Mathematics can and should play an important role in the education of undergraduate students. In fact, few educators would dispute that students who can think mathematically and reason through problems are better able to face the challenges of careers in other disciplines – including those in non-scientific areas. Add to these skills the appropriate use of technology, the ability to model complex situations, and an understanding and appreciation of the specific mathematics appropriate to their chosen fields, and students are then equipped with powerful tools for the future.

Unfortunately, many mathematics courses are not successful in achieving these goals. Students do not see the connections between mathematics and their chosen disciplines; instead, they leave mathematics courses with a set of skills that they are unable to apply in non-routine settings and whose importance to their future careers is not appreciated. Indeed, the mathematics many students are taught often is not the most relevant to their chosen fields. For these reasons, faculty members outside mathematics often perceive the mathematics community as uninterested in the needs of non-mathematics majors, especially those in introductory courses.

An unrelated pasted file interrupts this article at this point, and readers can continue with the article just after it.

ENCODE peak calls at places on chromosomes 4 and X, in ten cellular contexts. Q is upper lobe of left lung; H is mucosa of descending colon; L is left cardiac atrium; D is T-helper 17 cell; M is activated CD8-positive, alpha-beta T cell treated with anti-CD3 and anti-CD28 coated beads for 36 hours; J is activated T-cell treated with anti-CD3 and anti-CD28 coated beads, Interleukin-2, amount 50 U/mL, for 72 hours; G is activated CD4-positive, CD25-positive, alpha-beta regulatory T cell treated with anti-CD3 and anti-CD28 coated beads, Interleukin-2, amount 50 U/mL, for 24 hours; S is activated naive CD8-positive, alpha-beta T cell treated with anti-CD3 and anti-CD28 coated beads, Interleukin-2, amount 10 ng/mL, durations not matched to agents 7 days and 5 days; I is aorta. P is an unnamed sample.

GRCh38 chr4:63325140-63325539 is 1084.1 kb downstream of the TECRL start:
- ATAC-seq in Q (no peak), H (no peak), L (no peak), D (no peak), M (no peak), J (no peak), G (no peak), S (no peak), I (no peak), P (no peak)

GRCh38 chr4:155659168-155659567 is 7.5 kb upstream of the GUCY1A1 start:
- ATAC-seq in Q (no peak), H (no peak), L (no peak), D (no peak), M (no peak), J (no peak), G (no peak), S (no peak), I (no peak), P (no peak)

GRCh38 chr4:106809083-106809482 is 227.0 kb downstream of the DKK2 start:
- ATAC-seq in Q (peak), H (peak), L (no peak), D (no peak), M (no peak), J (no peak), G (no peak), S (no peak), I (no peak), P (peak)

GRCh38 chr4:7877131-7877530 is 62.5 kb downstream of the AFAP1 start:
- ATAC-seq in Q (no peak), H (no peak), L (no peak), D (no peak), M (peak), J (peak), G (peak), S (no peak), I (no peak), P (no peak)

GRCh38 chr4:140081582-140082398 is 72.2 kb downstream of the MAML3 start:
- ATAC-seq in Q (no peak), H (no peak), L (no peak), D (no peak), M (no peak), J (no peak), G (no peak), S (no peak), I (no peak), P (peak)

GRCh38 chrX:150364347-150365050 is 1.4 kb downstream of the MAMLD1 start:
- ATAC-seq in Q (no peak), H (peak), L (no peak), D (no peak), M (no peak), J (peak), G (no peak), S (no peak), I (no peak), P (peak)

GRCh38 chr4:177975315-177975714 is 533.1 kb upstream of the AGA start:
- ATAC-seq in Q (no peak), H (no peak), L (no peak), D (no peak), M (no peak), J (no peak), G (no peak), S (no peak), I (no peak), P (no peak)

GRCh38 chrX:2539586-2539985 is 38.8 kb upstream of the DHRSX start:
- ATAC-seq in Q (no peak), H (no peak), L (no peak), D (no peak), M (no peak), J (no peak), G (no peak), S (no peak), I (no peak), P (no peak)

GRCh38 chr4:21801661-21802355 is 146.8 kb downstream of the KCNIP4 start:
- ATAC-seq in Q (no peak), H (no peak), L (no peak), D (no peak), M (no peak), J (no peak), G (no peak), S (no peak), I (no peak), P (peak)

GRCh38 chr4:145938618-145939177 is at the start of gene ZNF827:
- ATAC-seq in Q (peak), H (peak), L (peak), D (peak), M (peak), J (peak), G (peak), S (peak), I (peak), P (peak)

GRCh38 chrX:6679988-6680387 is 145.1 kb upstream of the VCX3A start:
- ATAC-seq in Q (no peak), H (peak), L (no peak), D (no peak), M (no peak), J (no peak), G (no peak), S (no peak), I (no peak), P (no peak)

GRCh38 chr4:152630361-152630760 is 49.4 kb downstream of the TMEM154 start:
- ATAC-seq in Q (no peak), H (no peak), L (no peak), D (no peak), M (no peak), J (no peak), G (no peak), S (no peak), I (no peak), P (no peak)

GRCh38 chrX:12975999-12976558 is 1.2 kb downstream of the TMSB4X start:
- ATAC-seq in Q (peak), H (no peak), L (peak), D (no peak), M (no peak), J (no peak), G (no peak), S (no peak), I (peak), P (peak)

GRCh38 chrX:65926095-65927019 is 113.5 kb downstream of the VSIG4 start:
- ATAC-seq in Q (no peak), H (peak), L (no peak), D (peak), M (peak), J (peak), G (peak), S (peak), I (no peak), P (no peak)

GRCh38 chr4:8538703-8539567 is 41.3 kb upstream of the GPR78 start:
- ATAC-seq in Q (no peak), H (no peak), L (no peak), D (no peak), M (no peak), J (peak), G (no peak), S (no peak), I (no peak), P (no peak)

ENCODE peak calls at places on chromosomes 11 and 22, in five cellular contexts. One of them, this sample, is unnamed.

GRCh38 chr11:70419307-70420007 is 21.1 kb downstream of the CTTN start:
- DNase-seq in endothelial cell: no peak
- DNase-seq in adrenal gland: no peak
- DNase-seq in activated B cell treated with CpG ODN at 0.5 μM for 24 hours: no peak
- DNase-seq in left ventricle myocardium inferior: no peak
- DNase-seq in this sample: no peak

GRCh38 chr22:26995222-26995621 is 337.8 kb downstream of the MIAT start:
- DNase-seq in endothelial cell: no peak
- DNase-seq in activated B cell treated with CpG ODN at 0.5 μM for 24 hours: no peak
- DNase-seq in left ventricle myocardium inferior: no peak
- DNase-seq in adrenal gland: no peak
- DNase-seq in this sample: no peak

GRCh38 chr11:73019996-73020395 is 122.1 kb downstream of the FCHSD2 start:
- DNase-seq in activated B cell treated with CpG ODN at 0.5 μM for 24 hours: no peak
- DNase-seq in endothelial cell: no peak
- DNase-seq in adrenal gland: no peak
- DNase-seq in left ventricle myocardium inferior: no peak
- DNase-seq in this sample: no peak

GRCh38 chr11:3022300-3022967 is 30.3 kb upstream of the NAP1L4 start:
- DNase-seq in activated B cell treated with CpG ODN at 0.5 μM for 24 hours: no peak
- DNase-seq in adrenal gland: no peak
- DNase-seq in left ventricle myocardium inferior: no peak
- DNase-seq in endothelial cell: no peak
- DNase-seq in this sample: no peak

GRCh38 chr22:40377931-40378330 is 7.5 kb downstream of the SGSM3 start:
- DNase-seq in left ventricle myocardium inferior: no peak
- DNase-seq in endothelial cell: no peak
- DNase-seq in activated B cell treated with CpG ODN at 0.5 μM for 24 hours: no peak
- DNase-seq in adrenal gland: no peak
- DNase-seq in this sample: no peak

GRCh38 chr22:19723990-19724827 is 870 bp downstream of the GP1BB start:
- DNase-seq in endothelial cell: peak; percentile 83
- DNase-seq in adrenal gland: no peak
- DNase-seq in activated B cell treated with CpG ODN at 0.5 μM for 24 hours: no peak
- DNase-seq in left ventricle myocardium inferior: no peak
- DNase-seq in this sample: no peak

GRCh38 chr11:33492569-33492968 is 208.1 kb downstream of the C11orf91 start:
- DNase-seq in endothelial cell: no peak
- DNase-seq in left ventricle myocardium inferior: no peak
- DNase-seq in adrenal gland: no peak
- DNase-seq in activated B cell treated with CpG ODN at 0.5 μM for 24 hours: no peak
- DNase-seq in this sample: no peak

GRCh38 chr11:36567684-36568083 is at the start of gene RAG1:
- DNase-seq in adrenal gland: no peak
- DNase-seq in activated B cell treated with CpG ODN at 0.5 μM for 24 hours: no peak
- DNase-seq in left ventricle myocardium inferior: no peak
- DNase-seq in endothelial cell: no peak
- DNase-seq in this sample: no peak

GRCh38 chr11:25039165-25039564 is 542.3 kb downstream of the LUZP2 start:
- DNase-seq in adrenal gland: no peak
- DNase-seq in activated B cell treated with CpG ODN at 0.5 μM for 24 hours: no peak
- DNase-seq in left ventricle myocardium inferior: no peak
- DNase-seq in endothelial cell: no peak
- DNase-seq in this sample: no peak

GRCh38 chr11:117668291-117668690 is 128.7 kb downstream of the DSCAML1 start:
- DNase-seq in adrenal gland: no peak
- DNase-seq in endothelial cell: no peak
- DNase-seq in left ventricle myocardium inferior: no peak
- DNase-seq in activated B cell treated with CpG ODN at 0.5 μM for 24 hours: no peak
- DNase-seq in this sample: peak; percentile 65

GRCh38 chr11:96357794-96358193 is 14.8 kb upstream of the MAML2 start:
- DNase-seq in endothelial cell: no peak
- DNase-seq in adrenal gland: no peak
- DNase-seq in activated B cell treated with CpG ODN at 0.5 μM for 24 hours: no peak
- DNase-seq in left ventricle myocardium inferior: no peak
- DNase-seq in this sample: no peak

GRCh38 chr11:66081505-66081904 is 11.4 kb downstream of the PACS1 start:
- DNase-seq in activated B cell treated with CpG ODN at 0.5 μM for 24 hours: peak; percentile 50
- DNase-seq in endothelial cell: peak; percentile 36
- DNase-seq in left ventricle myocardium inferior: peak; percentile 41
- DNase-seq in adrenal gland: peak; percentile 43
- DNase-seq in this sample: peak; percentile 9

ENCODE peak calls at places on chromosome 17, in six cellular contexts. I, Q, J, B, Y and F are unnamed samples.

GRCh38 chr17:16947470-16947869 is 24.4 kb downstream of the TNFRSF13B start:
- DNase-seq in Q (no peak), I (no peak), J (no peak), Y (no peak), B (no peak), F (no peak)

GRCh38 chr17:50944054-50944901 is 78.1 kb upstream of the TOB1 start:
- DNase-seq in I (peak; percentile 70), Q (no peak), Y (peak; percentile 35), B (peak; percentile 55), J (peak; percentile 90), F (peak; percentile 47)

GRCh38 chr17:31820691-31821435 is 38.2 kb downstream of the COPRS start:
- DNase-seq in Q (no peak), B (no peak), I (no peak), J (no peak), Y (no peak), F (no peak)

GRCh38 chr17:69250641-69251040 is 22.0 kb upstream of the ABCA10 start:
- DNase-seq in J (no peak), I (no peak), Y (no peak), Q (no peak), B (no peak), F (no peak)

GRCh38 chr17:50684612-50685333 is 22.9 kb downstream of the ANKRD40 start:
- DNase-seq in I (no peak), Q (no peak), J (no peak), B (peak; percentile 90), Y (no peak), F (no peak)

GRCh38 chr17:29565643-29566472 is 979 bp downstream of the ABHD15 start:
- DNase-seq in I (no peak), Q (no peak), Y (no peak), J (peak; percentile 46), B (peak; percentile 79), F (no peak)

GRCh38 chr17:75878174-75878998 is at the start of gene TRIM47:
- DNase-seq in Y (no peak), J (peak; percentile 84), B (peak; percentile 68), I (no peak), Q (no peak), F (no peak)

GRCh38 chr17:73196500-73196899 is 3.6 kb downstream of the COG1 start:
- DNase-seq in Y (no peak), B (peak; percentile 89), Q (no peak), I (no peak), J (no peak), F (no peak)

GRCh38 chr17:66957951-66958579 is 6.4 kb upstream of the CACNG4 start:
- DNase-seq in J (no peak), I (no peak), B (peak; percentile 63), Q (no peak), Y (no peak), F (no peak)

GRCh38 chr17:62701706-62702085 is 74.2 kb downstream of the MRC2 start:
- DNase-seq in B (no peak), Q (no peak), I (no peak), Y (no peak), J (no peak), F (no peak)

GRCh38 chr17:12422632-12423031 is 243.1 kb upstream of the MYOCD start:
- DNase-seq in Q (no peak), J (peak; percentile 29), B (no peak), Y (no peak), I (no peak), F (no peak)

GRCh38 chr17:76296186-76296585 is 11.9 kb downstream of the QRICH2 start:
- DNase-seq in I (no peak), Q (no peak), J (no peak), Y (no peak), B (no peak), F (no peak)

The mathematics community ignores this situation at its own peril since approximately 95% of the students in first-year mathematics courses go on to major in other disciplines. The challenge, therefore, is to provide mathematical experiences that are true to the spirit of mathematics yet also relevant to students’ futures in other fields. The question then is not whether they need mathematics, but what mathematics is needed and in what context.